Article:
All charge points deployed or renewed after the 17 November 2017 must comply with the Infrastructure Regulations – with the obligation for failure to comply falling on the "infrastructure operator", which means the person responsible for operating the charge point whether as owner or on behalf of a third party.
It is also important to be aware that all charge points which are accessible to the public must be usable by anyone without the need to enter into a pre-existing contract with the charge point operator or electricity supplier. Essentially this means that public charge point operators must provide a "pay-as-you- go" option. Those which are not currently set-up to comply (e.g. because they can only be used by drivers with an annual subscription) have until 18 November 2018 to bring the charge point into compliance.
The Department for Transport has helpfully issued some guidance as to what constitutes a "public" charge point. It says that collective residential car parks and workplace carparks will not be caught by the requirement to provide ad hoc access.
However car parks for the use of consumers of good and services such as retail car parks are included and so must be set up to enable ad hoc access by 18 November 2018. Failure to comply with the Infrastructure Regulations is punishable by civil penalties, enforced by the Office for Product Safety and Standards.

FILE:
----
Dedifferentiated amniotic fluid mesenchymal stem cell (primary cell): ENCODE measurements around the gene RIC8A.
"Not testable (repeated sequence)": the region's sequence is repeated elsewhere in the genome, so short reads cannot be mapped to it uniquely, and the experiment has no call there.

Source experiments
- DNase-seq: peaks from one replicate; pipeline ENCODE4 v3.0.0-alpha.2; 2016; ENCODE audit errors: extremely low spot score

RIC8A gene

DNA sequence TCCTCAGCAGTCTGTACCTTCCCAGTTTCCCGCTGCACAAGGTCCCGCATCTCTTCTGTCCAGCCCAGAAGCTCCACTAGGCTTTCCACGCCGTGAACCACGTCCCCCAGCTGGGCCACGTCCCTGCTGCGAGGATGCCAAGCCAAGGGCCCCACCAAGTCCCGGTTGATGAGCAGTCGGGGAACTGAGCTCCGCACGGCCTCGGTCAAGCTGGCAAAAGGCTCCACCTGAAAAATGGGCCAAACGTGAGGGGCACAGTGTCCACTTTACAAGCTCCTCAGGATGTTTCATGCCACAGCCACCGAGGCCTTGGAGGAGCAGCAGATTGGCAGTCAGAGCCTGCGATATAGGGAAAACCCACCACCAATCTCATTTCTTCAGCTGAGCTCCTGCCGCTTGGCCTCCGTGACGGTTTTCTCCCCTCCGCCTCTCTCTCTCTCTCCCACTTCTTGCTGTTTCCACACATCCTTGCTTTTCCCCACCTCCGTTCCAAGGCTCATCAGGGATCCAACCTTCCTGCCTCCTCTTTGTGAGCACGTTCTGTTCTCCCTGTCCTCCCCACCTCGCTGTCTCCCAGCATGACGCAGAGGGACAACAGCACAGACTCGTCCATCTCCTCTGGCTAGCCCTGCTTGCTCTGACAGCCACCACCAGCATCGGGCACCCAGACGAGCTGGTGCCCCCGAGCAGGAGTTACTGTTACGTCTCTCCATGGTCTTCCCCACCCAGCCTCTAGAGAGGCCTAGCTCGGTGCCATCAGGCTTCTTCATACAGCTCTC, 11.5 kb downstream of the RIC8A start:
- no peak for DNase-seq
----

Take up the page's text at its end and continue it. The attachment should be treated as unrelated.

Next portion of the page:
Once an operator has determined whether or not they need to provide ad hoc access under the Infrastructure Regulations, the operator will wish to consider how it goes about charging users to access the electric vehicle charge point.
While this is primarily a commercial decision, organisations that are not familiar with re-selling electricity will also need to ensure that their payment scheme complies with consumer laws.
The relevant provisions of the EU Alternative Fuels Directive state that the prices charged by charge point operators must be "…reasonable, easily and clearly comparable, transparent and non-discriminatory." This is in keeping with the general requirements under the Consumer Rights Act 2015 and the Consumer Protection from Unfair Trading Regulations 2008.
Purchasers of electric vehicle charging infrastructure should ensure that they receive the relevant manufacturer warranties to evidence that the equipment has been manufactured to the latest technical standards – which will to a certain extent deal with the electrical safety risks.
However, from a legal perspective it is important to note that the health and safety risks do not sit exclusively with the charge point manufacturer/ installer. Site owners and operators may also be liable for assessing and managing the health and safety risks arising out of the installation and use of the charge points.
Therefore organisations installing charge points should consider the extent of their own responsibility for the safe use of the charge points including whether the site location chosen is safe, and what operational controls need to be put in place to ensure the charge points are used safely; and ensure that the health and safety risks are effectively managed.
It is also important to note that the complex electricity supply licence regime (enforced by Ofgem) may be engaged by some electric vehicle charging schemes.